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Gov seeks to reform CORI policy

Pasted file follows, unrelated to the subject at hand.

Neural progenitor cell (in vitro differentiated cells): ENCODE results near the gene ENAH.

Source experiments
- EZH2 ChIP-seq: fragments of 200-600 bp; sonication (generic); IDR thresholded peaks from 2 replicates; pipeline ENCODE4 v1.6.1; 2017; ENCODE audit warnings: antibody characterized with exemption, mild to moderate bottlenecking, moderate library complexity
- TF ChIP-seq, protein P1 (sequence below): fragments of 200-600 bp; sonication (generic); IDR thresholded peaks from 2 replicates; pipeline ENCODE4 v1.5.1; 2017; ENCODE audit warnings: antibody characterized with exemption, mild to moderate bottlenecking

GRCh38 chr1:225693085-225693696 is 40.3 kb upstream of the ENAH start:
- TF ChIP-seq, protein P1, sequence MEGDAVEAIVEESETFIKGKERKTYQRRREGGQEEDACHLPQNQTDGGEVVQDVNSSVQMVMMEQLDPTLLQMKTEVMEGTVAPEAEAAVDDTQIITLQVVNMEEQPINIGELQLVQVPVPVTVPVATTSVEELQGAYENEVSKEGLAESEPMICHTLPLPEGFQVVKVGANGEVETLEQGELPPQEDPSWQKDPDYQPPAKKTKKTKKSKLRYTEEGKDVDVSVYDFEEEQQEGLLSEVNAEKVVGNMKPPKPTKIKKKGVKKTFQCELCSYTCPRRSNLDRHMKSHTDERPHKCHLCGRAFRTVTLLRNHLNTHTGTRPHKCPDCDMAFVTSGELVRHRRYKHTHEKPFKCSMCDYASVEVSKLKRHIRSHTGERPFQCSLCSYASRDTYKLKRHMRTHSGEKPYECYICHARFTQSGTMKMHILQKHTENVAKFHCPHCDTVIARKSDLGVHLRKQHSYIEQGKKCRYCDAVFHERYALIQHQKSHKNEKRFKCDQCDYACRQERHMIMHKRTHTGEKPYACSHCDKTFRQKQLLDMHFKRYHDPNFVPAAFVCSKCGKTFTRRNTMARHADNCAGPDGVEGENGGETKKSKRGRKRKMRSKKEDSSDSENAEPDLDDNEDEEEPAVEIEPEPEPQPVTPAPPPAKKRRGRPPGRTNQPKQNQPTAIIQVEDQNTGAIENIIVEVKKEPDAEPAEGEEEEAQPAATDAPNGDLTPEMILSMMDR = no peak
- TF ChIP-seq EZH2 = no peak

BOSTON – Gov. Deval Patrick unveiled a criminal justice initiative Friday to enhance employment opportunities for rehabilitated individuals with criminal records.The initiative is centered on reforming the existing Criminal Offender Record Information (CORI) policy to stress the importance of successful reintegration to society of ex-offenders.Patrick said that CORI was never intended to turn every offense into a life sentence and that the new initiative would help to reduce recidivism rates.”These reforms require decision makers to make an individual determination about whether an applicant is rehabilitated, rather than excluding ex-offenders categorically,” he said. “If we want to reduce crime and help people re-integrate successfully, this is a smarter approach.”Patrick also issued an executive order to ensure that the information in criminal records is accurate and understandable so that the best information is made available to assist in the decision making process.According to Patrick, approximately 20,000 inmates return home from incarceration each year without proper guidance and support for access to employment and housing opportunities.Due to a lack of support, 49 percent of offenders return to their old criminal habits after one year.CORI reform would also help to save taxpayers millions of dollars a year by reducing prison costs, reducing the cost of criminal behavior and in turn enhancing public safety.Estimates based on effective re-entry programs in the state suggest that the cost for the last year of incarceration and the first year of release can be cut by two-thirds with more efficient program services.Currently, incarcerating a person costs approximately $43,000 a year.Under provisions of the executive order and legislation, fairer state employment practices will be required, which would mean establishing a policy that a criminal background check can only occur once an applicant has been deemed otherwise qualified for a position and the contents of a criminal record are relevant to the duties of the job.Enhancing law enforcement access to sealed records, ensuring accuracy of CORI information, increasing public education of CORI rights and uses, and focusing on human services, post release training, changing timeframes for sealing of records, penalties for the abuse of CORI records, and access to juvenile records would also be focused upon in the initiative.Paul S. Grogan, president and CEO of the Boston Foundation applauded Patrick for balancing the imperatives of public safety and justice for the needs of the economy.”The governor is updating CORI policy in measured and practical ways that advance reform,” he said. “In today’s economy, we need all hands on deck and must create a climate in which people with criminal records who are qualified and rehabilitated can rejoin the workforce.”

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